The next alleged error is the trial court's refusal in his oral charge, to charge the jury on manslaughter in the second degree. He stated, "But I will not charge
A defendant who is accused of the greater offense is entitled to have the court charge on the lesser offenses included in the indictment, if there is any reasonable theory from the evidence which would support the position. Stovall v. State, 34 Ala.App. 610, 42 So.2d 636 (1949); Kelly v. State, 235 Ala. 5, 176 So. 807 (1937). Involuntary manslaughter, or manslaughter in the second degree, is where it plainly appears that neither death nor great bodily harm was intended, but death is accidentally caused by an unlawful act, or an act strictly lawful in itself, but done in an unlawful manner and without caution. Williams v. State, 251 Ala. 397, 39 So.2d 37 (1948). Where it is clear to the judicial mind that there is no evidence tending to bring the offense within some particular degree, and where it clearly shows from the evidence that the defendant was either guilty of murder or voluntary manslaughter or innocent, and, where there is no evidence tending to show that the killing was unintentional or accidental, a charge on manslaughter in the second degree is unnecessary and is not proper. Ware v. State, 147 Ala. 699, 41 So. 181 (1906); Ragsdale v. State, 134 Ala. 24, 32 So. 674 (1901); Pierson v. State, 99 Ala. 148, 13 So. 550 (1892). It was not error for the court to refuse to instruct the jury on manslaughter in the second degree. There is nothing in the record tending to show the killing was unintentional or accidental. The defendant did not exhibit any emotions of remorse and regret or offer any assistance to the injured Harper. On the contrary, he told Mrs. Harper that he would blow her brains out if she called an ambulance, and after shooting Mr. Harper the defendant went to his father's house and went to sleep. As a result of the intervention of the shooting, the record is bare as to what happened to LeMirle at that time. The law presumes that a man intends to do what he does. Allen v. State, 148 Ala. 588, 42 So. 1006 (1907). Furthermore, the law infers from the use of a deadly weapon an intent to kill or to do grievous bodily harm. A killing done with a deadly weapon is presumed to have been done maliciously. Cole v. State, 16 Ala.App. 55, 75 So. 261 (1917); Sylvester v. State, 72 Ala. 201 (1882).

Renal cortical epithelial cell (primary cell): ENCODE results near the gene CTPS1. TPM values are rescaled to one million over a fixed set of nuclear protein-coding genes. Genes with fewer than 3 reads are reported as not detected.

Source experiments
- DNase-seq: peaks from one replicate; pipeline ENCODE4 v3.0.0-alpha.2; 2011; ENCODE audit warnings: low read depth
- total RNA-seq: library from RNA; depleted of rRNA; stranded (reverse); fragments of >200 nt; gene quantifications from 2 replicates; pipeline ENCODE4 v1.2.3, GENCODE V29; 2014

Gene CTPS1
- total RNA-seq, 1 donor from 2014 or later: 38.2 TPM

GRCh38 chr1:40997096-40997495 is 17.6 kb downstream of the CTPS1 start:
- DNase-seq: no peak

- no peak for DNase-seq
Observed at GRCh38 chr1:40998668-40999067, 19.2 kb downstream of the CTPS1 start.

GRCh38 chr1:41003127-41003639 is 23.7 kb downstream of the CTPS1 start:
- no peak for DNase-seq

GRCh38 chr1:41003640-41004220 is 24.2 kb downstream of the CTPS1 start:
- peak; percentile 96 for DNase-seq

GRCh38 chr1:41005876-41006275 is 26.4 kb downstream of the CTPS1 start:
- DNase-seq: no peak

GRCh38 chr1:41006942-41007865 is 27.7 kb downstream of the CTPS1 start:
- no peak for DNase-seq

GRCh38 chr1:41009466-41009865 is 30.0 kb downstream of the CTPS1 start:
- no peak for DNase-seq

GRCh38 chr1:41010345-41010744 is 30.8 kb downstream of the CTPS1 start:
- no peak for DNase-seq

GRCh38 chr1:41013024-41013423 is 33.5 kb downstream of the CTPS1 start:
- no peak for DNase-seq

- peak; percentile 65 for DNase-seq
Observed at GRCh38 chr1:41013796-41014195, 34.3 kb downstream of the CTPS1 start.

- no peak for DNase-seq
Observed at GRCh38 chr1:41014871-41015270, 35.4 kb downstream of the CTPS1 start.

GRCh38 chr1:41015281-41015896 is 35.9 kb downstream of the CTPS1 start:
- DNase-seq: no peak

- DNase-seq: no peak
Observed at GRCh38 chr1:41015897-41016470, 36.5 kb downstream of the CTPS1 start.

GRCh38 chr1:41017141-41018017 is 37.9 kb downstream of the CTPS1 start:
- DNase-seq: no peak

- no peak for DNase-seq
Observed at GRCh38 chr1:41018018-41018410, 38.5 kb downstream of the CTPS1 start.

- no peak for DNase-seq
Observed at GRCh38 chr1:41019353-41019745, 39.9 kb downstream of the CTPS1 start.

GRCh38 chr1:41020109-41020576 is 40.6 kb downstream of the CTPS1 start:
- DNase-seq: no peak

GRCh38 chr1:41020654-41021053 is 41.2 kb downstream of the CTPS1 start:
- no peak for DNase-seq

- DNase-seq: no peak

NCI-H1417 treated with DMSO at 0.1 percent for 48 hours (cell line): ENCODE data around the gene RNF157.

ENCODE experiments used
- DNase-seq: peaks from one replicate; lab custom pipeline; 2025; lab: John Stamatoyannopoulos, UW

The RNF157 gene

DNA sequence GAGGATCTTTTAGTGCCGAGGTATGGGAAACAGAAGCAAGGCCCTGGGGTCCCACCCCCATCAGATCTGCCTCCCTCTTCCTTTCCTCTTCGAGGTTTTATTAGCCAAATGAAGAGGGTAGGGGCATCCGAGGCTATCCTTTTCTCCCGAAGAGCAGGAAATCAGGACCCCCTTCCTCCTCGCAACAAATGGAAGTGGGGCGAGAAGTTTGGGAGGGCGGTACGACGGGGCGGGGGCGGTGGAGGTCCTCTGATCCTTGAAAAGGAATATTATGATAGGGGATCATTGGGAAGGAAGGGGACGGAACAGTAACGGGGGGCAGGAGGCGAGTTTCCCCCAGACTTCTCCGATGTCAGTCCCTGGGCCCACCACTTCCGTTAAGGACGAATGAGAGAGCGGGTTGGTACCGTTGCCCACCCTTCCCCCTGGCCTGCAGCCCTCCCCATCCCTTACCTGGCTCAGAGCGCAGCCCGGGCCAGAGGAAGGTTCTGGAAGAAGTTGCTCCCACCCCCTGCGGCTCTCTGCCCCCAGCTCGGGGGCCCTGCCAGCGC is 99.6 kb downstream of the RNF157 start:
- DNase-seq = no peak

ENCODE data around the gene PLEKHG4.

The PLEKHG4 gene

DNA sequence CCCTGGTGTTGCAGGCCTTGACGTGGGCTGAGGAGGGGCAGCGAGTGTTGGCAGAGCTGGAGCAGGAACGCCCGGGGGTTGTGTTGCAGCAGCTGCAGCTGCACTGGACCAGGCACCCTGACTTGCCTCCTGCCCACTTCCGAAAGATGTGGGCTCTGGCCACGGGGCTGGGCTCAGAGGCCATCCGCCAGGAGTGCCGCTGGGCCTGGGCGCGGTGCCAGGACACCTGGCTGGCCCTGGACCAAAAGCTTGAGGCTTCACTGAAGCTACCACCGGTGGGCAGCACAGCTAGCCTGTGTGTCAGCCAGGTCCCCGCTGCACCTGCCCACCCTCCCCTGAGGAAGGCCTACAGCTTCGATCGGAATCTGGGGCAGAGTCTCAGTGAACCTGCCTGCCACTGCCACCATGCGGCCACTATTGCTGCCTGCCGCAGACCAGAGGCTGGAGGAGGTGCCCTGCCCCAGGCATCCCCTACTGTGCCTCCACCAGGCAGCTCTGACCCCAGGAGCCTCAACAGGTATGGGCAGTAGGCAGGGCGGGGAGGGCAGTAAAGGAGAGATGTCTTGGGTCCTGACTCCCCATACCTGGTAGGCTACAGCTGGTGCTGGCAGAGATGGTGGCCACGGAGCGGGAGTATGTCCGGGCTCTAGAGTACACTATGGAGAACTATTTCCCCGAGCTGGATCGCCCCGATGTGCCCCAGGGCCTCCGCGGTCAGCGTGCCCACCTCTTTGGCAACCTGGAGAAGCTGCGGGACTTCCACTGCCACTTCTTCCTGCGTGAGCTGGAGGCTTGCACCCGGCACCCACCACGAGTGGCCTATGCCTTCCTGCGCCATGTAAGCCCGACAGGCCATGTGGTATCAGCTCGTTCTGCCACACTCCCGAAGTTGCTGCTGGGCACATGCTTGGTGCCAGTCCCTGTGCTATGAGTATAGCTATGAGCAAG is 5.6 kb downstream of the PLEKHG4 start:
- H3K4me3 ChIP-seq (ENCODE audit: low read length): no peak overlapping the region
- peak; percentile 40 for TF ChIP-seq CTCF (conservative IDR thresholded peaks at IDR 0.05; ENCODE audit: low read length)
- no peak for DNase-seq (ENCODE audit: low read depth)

The next error alleged by the defendant was that the court erred in qualifying the jurors who had a fixed opinion against capital punishment. The death sentence has been abolished in this State as a form of punishment. Hubbard v. State, Ala., 274 So.2d 298 (1973). This question is now moot.
We have examined the entire record for error and find none.
Modified and affirmed.
HEFLIN, C. J., and MERRILL, HARWOOD and MADDOX, JJ., concur.